27 October 2023, The Tablet

Pope orders review of Rupnik case after outcry

by Courtney Mares, Hannah Brockhaus, CNA

The Diocese of Koper in Slovenia confirmed on 25 October that Rupnik had been incardinated in the diocese since August.

Pope orders review of Rupnik case after outcry

Pope Francis with Fr Marko Rupnik in January 2022, before revelations of abuse allegations against him.
Vatican Media / EWTN

The Vatican announced on Friday that Pope Francis has decided to lift the statute of limitations in the case of Fr Marko Rupnik, the former Jesuit priest and mosaic artist accused of serious abuses against women.

Following the revelation earlier this week that Rupnik had returned to priestly ministry in a diocese in his native Slovenia despite allegations of sexual abuse, the Holy See Press Office released a statement on 27 October saying that Pope Francis had asked for a review of Rupnik’s case.

“In September the Pontifical Commission for the Protection of Minors brought to the Pope’s attention that there were serious problems in the handling of the Fr Marko Rupnik case and lack of outreach to victims. Consequently, the Holy Father asked the Dicastery for the Doctrine of the Faith to review the case, and decided to lift the statute of limitations to allow a process to take place,” it said.

“The Pope is firmly convinced that if there is one thing the Church must learn from the Synod it is to listen attentively and compassionately to those who are suffering, especially those who feel marginalised from the Church.”

The Vatican statement comes after the Diocese of Koper in Slovenia confirmed on 25 October that Rupnik had been incardinated in the diocese since August, news that sparked outrage and disappointment from many Catholics and abuse victims over the handling of the clerical sex abuse allegations.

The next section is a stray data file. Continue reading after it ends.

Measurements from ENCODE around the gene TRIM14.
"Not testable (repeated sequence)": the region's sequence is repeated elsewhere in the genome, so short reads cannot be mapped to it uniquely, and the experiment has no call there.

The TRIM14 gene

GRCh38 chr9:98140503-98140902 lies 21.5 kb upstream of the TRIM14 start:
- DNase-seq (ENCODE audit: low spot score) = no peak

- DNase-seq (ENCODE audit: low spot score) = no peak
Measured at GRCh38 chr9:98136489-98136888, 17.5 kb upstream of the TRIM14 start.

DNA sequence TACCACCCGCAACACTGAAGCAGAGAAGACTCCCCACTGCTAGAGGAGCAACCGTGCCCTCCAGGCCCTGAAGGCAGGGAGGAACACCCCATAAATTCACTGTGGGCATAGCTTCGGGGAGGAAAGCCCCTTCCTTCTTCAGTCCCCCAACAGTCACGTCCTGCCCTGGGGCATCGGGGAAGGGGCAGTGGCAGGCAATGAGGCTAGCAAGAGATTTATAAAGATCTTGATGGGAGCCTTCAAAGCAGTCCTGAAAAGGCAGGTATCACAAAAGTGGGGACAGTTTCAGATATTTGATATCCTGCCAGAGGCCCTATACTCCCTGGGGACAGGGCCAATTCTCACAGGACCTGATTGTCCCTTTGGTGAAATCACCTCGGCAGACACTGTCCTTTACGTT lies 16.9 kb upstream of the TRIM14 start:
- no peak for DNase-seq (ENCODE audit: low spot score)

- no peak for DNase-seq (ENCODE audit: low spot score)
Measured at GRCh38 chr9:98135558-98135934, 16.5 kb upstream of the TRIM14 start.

The local bishop accepted Rupnik’s request to be received into the diocese “on the basis of the decree on Rupnik’s dismissal from the Jesuit order” and “and on the basis of the fact that no judicial sentence had been passed on Rupnik,” according to a statement issued by diocese’s vicar general, Slavko Rebec.

The statement also cited Article 11.1 the United Nations’ Universal Declaration of Human, on the presumption of innocence.

“Until such time as Rupnik has been sentenced to the above-mentioned sentence, he enjoys all the rights and duties of diocesan priests,” it said.

Rupnik was dismissed by the Jesuits in June for failing to obey the directions of his superiors after being accused of spiritual, psychological, and sexual abuse spanning more than three decades

Pope Francis had a private meeting in September with a close collaborator of Rupnik, Maria Campatelli, after Campatelli published a letter defending Rupnik against “a media campaign based on defamatory and unproven accusations”.

Shortly afterwards, the Diocese of Rome released a statement praising the art and theology centre founded by Rupnik as “a healthy community.”

Former religious sisters who have accused Rupnik of abusing them responded with “bewilderment”, writing in an open letter that both the Pope’s meeting and the Diocese of Rome’s statement ridiculed their pain and showed little care for those seeking justice.

The Vatican statement was released during the last week of the nearly month-long Synod on Synodality assembly launched by Pope Francis. In a Synod press conference on 25 October, Cardinal Robert Prevost said that safeguarding had not been “a central topic at the Synod.”

Rupnik’s art decorates more than 200 churches and shrines around the world, including at Lourdes, Fatima, and the Vatican. Bishop Jean-Marc Micas of Tarbes and Lourdes has said that he is considering removing his art from the Marian shrine

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